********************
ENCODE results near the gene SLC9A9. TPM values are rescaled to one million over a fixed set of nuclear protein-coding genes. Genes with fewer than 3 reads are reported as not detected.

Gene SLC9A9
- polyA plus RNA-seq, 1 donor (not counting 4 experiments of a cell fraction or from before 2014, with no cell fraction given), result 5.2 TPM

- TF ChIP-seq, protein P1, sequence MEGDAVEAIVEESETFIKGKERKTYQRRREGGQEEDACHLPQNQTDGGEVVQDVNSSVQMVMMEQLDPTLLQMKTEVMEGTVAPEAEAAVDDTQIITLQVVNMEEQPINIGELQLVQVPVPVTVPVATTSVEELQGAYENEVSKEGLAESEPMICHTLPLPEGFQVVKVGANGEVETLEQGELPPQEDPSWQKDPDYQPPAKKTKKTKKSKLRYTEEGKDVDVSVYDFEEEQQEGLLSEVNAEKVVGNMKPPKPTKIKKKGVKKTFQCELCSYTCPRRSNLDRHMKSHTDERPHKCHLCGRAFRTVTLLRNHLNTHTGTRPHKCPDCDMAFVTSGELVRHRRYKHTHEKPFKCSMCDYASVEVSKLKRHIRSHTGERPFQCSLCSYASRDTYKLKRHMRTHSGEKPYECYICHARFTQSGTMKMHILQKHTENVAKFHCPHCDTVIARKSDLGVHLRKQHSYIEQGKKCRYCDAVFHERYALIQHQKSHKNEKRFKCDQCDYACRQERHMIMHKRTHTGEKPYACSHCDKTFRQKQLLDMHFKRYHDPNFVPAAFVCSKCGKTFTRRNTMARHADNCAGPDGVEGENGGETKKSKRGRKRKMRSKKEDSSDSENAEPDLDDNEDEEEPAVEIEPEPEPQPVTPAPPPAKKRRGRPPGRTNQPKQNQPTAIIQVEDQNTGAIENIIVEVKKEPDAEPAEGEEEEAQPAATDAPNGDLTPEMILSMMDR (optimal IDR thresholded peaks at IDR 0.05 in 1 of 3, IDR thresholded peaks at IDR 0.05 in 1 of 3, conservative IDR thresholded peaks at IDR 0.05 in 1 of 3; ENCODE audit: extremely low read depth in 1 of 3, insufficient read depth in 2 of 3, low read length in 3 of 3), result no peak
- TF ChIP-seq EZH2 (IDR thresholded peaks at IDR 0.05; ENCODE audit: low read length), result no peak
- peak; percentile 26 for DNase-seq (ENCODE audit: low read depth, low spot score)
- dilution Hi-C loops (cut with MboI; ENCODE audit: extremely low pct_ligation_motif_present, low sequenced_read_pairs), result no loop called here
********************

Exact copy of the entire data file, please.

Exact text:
ENCODE results near the gene SLC9A9. TPM values are rescaled to one million over a fixed set of nuclear protein-coding genes. Genes with fewer than 3 reads are reported as not detected.

Gene SLC9A9
- polyA plus RNA-seq, 1 donor (not counting 4 experiments of a cell fraction or from before 2014, with no cell fraction given), result 5.2 TPM

- TF ChIP-seq, protein P1, sequence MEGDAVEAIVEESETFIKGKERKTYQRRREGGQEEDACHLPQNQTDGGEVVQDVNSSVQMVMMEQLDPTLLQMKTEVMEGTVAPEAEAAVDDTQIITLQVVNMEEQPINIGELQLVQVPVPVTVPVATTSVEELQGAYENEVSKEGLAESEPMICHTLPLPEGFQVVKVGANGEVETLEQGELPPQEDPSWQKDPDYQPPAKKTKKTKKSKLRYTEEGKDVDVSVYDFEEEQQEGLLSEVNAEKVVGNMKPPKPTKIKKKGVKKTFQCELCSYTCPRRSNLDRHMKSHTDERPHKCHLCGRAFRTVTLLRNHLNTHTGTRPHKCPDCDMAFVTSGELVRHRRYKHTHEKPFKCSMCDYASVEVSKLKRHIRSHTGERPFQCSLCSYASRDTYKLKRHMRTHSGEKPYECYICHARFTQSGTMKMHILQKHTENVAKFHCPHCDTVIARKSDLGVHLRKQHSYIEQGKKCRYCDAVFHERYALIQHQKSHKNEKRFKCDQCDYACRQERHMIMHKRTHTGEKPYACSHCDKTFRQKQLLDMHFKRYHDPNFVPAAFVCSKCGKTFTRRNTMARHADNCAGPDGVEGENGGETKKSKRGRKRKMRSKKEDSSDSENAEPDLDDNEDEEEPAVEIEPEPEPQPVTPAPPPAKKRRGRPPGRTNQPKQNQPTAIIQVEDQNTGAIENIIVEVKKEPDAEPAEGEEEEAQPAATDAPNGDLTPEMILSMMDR (optimal IDR thresholded peaks at IDR 0.05 in 1 of 3, IDR thresholded peaks at IDR 0.05 in 1 of 3, conservative IDR thresholded peaks at IDR 0.05 in 1 of 3; ENCODE audit: extremely low read depth in 1 of 3, insufficient read depth in 2 of 3, low read length in 3 of 3), result no peak
- TF ChIP-seq EZH2 (IDR thresholded peaks at IDR 0.05; ENCODE audit: low read length), result no peak
- peak; percentile 26 for DNase-seq (ENCODE audit: low read depth, low spot score)
- dilution Hi-C loops (cut with MboI; ENCODE audit: extremely low pct_ligation_motif_present, low sequenced_read_pairs), result no loop called here